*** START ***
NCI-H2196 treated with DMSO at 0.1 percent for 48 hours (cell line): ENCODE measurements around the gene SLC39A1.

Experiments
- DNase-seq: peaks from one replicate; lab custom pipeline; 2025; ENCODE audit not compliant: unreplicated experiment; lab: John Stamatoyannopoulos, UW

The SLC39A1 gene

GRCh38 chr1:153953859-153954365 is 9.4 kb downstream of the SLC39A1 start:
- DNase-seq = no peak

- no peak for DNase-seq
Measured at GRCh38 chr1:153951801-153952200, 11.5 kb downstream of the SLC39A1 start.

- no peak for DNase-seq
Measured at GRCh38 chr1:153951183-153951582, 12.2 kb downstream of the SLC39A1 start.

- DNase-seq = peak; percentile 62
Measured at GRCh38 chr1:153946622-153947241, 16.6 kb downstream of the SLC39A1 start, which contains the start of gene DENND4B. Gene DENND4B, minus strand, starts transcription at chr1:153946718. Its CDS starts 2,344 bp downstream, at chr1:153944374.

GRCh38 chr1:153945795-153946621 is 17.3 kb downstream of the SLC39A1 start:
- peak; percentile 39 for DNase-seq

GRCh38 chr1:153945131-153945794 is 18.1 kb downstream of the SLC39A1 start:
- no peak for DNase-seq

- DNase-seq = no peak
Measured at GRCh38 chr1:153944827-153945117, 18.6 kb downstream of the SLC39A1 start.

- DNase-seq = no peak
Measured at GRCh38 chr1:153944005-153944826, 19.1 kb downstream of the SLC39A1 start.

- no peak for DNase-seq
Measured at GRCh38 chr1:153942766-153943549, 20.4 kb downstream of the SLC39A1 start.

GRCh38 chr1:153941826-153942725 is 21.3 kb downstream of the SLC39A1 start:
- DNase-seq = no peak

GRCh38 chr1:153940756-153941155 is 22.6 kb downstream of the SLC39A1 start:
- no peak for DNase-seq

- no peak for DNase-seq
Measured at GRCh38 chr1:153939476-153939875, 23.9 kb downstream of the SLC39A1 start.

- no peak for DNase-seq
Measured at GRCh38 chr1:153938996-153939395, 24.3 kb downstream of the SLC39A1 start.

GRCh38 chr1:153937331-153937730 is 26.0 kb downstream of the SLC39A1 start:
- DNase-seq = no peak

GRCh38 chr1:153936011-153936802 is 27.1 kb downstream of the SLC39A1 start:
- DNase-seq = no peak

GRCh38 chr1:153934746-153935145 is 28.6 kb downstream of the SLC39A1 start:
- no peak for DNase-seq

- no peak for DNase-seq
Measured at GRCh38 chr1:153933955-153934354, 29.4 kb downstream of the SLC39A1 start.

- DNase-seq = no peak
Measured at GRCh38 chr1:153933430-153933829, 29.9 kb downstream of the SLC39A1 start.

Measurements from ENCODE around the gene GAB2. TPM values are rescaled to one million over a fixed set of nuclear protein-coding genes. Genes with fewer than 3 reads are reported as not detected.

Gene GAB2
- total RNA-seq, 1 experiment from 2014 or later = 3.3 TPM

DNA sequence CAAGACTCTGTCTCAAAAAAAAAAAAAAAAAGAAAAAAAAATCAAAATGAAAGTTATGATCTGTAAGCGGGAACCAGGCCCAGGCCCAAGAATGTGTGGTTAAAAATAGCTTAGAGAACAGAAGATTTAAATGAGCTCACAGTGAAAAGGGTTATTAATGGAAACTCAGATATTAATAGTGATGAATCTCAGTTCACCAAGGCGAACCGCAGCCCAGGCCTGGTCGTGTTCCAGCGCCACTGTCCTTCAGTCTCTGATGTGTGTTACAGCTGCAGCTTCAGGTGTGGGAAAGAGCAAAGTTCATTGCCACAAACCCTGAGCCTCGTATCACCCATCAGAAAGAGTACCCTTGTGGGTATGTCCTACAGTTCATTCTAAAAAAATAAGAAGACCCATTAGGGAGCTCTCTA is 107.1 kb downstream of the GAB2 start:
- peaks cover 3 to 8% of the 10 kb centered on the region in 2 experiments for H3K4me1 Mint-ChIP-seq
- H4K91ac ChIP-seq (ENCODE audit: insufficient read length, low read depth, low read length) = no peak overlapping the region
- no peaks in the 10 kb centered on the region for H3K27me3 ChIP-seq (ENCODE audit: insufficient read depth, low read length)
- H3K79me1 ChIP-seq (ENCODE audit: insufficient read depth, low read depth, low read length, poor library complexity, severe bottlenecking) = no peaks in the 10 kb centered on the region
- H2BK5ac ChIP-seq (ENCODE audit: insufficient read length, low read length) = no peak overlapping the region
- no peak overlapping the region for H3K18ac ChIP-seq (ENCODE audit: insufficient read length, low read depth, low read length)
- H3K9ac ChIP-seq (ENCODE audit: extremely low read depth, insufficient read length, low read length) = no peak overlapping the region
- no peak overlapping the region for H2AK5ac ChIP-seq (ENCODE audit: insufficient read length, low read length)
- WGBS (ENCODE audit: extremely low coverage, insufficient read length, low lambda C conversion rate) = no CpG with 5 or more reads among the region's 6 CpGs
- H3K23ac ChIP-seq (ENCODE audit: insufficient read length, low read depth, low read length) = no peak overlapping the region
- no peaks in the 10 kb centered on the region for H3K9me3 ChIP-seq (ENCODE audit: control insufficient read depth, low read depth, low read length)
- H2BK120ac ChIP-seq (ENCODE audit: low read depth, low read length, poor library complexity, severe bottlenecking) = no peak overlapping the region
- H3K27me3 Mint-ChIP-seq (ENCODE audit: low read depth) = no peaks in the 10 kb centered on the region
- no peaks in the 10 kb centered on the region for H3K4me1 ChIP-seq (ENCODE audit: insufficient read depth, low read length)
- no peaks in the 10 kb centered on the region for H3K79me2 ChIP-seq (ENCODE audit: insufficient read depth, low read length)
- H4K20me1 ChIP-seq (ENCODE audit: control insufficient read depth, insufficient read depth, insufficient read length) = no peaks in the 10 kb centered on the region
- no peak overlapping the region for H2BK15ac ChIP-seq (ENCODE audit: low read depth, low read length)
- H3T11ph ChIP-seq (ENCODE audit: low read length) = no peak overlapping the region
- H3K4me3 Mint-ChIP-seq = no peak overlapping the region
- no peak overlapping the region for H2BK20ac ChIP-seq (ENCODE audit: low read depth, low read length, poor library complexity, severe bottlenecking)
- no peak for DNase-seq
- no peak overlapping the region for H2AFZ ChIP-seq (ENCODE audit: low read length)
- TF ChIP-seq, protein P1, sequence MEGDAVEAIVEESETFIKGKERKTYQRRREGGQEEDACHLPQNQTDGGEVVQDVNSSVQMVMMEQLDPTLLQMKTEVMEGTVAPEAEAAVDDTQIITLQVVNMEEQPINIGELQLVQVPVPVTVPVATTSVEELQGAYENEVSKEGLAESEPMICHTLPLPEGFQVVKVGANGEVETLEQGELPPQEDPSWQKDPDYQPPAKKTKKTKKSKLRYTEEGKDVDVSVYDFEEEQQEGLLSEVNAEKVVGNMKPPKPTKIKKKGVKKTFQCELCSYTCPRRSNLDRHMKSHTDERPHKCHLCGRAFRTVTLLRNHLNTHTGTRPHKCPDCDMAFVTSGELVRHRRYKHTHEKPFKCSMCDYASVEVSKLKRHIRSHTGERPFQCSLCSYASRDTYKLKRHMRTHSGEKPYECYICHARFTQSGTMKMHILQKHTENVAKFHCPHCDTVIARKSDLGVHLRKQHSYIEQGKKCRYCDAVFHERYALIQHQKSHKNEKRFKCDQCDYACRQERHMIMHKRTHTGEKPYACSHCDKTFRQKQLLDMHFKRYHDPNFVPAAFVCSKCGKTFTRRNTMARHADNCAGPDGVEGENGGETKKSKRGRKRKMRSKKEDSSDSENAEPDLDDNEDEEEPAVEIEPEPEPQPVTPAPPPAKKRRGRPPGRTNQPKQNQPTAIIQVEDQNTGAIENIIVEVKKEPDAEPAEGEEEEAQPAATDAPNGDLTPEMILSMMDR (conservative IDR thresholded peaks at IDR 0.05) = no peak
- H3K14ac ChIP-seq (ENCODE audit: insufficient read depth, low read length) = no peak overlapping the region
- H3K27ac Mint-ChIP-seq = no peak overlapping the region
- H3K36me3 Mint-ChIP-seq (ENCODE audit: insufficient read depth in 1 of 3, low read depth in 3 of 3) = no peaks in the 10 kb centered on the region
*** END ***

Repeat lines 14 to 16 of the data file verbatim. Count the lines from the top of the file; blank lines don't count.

- peak; percentile 39 for DNase-seq

GRCh38 chr1:153945131-153945794 is 18.1 kb downstream of the SLC39A1 start:
- no peak for DNase-seq